Mireya Saldaña is the Campus Engagement Manager (CEM) for the Gates Millennium Scholars Program at the Hispanic Scholarship Fund. Mireya’s role is to develop ways to serve Gates Millennium Scholars on campuses around the country and to ensure that they are receiving the support they need as they work towards graduation and ultimately, graduate school and/or the professional realm. This includes collaborating and negotiating with campus administrators to ensure that Scholars have access to enrichment and leadership develop programs, connecting Scholars to appropriate resources on their campuses, supporting Scholars through academic and transitional concerns, and assisting Scholars with individual plans for success and achievement.
Prior to joining HSF, Mireya served as Associate Director of Post-Secondary Services at the Fulfillment Fund, an educational non-profit dedicated to assisting promising, but economically disadvantaged, first-generation students of color graduate from local high schools and pursue higher education. While there, she was instrumental in creating and developing student programs. This included overseeing the organization’s corporate internship program; helping manage and develop its $1.5 million scholarship program; creating a first-ever alumni association; and helping launch career counseling services, just to name a few. Having worked in college access over the span of 18 years, Mireya has enjoyed seeing the potential and growth in the thousands of young people she’s worked with, and making a positive impact in their lives.
A devoted Bruin, Mireya served on the UCLA Latino Alumni Association’s Scholarship Program Committee for five years and since 2008, has also served as a College Fair Programs Alumni Ambassador for the UCLA Alumni Association. Currently, she is an Advisory Board Committee Member for EOPS/CalWORKs/CARE at El Camino College in Torrance, CA.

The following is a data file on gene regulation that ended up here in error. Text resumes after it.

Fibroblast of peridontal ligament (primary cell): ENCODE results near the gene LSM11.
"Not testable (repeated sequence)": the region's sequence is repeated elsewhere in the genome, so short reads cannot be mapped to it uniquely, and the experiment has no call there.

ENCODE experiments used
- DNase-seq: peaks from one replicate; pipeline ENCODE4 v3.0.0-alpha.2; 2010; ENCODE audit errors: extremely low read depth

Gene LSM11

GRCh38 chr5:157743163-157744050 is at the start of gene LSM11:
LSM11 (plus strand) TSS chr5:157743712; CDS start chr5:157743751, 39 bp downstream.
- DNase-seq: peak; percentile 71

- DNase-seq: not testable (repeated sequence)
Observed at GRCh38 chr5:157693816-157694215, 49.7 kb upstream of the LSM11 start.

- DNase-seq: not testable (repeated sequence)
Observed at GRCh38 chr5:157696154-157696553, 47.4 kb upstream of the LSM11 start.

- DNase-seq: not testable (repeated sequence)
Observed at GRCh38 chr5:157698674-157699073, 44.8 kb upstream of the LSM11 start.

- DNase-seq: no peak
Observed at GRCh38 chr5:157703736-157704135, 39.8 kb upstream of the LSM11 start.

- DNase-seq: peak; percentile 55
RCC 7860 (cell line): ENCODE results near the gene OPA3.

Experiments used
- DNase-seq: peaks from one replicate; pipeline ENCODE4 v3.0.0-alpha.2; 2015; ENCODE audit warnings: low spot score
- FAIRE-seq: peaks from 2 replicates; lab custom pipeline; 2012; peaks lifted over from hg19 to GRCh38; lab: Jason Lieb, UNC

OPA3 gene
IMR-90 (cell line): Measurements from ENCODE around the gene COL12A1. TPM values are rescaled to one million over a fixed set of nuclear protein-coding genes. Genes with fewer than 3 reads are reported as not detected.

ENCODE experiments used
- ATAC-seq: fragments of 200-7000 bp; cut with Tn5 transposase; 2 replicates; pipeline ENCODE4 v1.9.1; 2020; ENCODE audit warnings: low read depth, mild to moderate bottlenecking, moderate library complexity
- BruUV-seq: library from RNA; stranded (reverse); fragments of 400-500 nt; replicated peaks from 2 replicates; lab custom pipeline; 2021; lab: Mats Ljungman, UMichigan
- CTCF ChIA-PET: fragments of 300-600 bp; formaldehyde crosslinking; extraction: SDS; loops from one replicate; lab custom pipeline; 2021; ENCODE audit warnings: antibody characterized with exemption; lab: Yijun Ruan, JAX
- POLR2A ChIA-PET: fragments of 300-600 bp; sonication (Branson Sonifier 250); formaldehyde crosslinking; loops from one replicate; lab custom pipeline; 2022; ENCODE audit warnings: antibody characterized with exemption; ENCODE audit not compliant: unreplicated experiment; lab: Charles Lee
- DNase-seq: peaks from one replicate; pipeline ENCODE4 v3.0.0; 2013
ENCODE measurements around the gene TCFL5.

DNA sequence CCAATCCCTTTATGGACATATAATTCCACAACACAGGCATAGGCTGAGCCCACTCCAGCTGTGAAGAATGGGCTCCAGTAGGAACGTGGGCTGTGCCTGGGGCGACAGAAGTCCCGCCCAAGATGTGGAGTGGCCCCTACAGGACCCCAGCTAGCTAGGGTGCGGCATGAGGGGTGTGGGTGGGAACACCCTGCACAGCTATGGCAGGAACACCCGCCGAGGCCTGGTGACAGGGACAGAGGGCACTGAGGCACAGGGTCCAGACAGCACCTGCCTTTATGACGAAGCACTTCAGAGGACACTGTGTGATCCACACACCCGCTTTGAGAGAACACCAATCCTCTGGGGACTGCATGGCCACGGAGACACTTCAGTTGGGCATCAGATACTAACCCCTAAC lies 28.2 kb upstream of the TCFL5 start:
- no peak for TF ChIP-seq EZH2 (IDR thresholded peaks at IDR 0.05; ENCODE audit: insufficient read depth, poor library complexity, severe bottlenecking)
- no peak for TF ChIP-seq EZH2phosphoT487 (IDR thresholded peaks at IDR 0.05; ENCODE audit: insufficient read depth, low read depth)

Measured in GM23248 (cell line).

A native of Los Angeles and the first in her family to attend and graduate from college, Mireya earned a bachelor’s degree in Sociology with a specialization in Chicana/o Studies from UCLA and a master’s degree in Communication Management from the Annenberg School of Communication and Journalism at USC.
I love seeing the emotional impact a scholarship, even a small one, makes on a student and his/her family. When students are awarded, we are affirming our belief in them, and this empowers and motivates them to continue on their journey towards a college degree. As a first-generation college graduate, I know first-hand the impact my education had on me as an individual, and on my family and community as a whole. A college degree opens doors and opportunities; it helps one think critically and become an advocate for those less fortunate or without a voice; it inspires others to see themselves in you, and to think ‘big’ about their own possibilities. A college education has made me an agent of change. Imagine a community filled with agents of change; the possibilities are endless.